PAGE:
School Finance and Equity in the Age of Ambitious School Reform: Evidence from California, Kentucky, and Michigan
*Names in bold indicate Presenter
The first two papers examine district responses to centralized state finance reform in Kentucky and California. Kentucky is heralded as one of the most “equitable” school finance systems in terms of bridging the funding gap between rich and poor districts. Using 25-years of data, the first paper tracks long-term trends in local education funding in Kentucky, showing increases in state-level funding for poor, rural districts are associated with these districts contributing fewer local dollars to education over time. In 2013-14, California implemented a new Local Control Funding Formula (LCFF) that increased districts’ per-pupil funding levels for educationally disadvantaged students and provided districts with greater autonomy in allocating resources. The second paper explores differential trends in funding, resource allocation, and student achievement for rural and non-rural districts as a result of LCFF.
The third paper examines the effects of the Federal Communication Commission’s (FCC) E-Rate program on district funding for Internet connectivity and district expenditures on Internet, school technology, and other digital learning inputs. Digital learning can be a costly approach to education reform that states and districts are unable to finance independently. This paper examines whether a recent transformation of the E-Rate program resulted in greater Internet subsidies for low-income and rural districts in California (one of the largest participating states in the E-Rate program) and incentivized these districts to spend on technology and related instructional inputs.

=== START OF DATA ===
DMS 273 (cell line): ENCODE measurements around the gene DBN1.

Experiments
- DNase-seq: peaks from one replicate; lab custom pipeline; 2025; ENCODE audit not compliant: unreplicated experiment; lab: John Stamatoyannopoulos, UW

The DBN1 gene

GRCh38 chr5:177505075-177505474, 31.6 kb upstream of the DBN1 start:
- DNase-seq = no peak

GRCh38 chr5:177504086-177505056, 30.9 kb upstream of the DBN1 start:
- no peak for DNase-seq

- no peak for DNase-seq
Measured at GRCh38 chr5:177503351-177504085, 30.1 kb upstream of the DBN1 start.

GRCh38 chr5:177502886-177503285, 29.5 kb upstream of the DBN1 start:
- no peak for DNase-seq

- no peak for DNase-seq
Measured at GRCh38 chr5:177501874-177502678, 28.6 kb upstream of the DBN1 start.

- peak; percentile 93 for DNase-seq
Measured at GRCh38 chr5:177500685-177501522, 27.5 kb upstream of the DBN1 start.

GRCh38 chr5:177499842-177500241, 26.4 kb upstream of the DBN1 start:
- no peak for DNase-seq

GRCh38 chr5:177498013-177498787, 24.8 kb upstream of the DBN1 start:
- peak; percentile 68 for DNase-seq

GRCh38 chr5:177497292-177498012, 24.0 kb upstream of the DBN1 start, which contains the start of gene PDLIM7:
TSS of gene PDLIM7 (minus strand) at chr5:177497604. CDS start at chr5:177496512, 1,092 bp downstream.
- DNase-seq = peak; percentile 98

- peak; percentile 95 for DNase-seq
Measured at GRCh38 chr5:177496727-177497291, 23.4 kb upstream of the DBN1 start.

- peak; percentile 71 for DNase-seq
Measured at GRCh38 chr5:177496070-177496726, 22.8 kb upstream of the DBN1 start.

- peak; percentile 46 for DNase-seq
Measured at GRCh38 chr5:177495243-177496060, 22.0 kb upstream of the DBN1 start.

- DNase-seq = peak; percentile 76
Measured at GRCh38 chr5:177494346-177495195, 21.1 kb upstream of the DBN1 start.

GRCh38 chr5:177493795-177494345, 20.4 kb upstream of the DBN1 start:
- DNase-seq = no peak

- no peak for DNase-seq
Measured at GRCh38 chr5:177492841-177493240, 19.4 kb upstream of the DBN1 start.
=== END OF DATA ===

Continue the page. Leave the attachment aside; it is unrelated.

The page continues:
The fourth paper uses mixed-methods to examine the effects of local economic development in rural regions, specifically the operation of wind farms in Michigan, on school district revenues. Wind energy can be an economic boom for rural America, and can increase tax revenues collected for public services. However, this study finds that the development of wind farms in rural Michigan had little effect on school district revenues. The authors attribute the null effect to state redistributive financial polices which reduce state funding for local districts in response to increases in local tax revenues.